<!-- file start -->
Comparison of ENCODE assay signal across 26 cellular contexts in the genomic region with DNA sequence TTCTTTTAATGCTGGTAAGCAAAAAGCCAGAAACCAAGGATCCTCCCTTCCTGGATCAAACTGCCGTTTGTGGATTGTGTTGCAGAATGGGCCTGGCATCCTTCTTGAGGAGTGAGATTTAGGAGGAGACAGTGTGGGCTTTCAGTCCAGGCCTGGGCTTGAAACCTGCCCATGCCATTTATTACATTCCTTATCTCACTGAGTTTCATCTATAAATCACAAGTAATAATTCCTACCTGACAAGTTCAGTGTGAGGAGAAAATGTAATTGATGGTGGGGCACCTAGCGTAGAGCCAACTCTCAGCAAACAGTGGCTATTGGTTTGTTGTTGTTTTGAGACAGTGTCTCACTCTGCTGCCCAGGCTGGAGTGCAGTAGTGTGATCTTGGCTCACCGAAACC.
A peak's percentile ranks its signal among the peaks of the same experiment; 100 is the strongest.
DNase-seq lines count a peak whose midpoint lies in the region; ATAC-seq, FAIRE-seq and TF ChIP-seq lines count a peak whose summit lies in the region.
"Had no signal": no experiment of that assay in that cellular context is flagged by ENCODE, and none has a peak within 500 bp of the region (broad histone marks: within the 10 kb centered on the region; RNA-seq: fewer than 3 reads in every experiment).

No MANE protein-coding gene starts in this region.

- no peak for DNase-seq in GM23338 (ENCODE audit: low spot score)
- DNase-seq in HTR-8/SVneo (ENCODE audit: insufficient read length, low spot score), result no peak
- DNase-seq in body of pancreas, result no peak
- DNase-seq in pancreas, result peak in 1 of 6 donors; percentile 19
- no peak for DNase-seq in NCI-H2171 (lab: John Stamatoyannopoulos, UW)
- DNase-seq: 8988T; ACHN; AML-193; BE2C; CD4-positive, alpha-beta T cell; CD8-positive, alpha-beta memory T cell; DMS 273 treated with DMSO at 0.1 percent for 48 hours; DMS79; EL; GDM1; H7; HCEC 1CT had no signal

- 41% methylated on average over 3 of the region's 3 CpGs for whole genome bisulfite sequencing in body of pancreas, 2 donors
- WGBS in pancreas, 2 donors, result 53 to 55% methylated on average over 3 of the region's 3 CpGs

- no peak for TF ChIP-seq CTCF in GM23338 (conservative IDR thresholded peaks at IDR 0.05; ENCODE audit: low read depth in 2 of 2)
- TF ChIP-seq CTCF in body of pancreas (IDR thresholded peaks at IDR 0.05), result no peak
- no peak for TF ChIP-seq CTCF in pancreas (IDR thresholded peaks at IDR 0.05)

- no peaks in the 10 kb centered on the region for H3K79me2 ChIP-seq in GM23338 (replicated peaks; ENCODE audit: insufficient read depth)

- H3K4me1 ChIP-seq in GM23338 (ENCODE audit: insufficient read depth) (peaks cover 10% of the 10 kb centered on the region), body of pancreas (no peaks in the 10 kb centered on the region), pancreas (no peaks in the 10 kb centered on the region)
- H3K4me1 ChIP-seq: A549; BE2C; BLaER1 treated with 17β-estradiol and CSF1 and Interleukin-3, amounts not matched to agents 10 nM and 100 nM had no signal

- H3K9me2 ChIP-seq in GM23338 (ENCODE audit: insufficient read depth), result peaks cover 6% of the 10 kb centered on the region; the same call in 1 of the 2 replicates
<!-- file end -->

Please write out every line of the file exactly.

Comparison of ENCODE assay signal across 26 cellular contexts in the genomic region with DNA sequence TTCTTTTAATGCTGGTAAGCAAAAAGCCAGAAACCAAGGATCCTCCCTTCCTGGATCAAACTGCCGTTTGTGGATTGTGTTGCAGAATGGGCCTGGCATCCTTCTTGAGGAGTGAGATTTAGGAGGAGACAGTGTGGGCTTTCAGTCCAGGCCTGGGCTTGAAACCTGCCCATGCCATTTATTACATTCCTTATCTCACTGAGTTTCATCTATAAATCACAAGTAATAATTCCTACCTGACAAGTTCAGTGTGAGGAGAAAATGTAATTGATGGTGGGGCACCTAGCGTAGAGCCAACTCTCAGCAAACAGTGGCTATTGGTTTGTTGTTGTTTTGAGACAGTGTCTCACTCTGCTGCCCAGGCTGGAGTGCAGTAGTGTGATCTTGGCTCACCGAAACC.
A peak's percentile ranks its signal among the peaks of the same experiment; 100 is the strongest.
DNase-seq lines count a peak whose midpoint lies in the region; ATAC-seq, FAIRE-seq and TF ChIP-seq lines count a peak whose summit lies in the region.
"Had no signal": no experiment of that assay in that cellular context is flagged by ENCODE, and none has a peak within 500 bp of the region (broad histone marks: within the 10 kb centered on the region; RNA-seq: fewer than 3 reads in every experiment).

No MANE protein-coding gene starts in this region.

- no peak for DNase-seq in GM23338 (ENCODE audit: low spot score)
- DNase-seq in HTR-8/SVneo (ENCODE audit: insufficient read length, low spot score), result no peak
- DNase-seq in body of pancreas, result no peak
- DNase-seq in pancreas, result peak in 1 of 6 donors; percentile 19
- no peak for DNase-seq in NCI-H2171 (lab: John Stamatoyannopoulos, UW)
- DNase-seq: 8988T; ACHN; AML-193; BE2C; CD4-positive, alpha-beta T cell; CD8-positive, alpha-beta memory T cell; DMS 273 treated with DMSO at 0.1 percent for 48 hours; DMS79; EL; GDM1; H7; HCEC 1CT had no signal

- 41% methylated on average over 3 of the region's 3 CpGs for whole genome bisulfite sequencing in body of pancreas, 2 donors
- WGBS in pancreas, 2 donors, result 53 to 55% methylated on average over 3 of the region's 3 CpGs

- no peak for TF ChIP-seq CTCF in GM23338 (conservative IDR thresholded peaks at IDR 0.05; ENCODE audit: low read depth in 2 of 2)
- TF ChIP-seq CTCF in body of pancreas (IDR thresholded peaks at IDR 0.05), result no peak
- no peak for TF ChIP-seq CTCF in pancreas (IDR thresholded peaks at IDR 0.05)

- no peaks in the 10 kb centered on the region for H3K79me2 ChIP-seq in GM23338 (replicated peaks; ENCODE audit: insufficient read depth)

- H3K4me1 ChIP-seq in GM23338 (ENCODE audit: insufficient read depth) (peaks cover 10% of the 10 kb centered on the region), body of pancreas (no peaks in the 10 kb centered on the region), pancreas (no peaks in the 10 kb centered on the region)
- H3K4me1 ChIP-seq: A549; BE2C; BLaER1 treated with 17β-estradiol and CSF1 and Interleukin-3, amounts not matched to agents 10 nM and 100 nM had no signal

- H3K9me2 ChIP-seq in GM23338 (ENCODE audit: insufficient read depth), result peaks cover 6% of the 10 kb centered on the region; the same call in 1 of the 2 replicates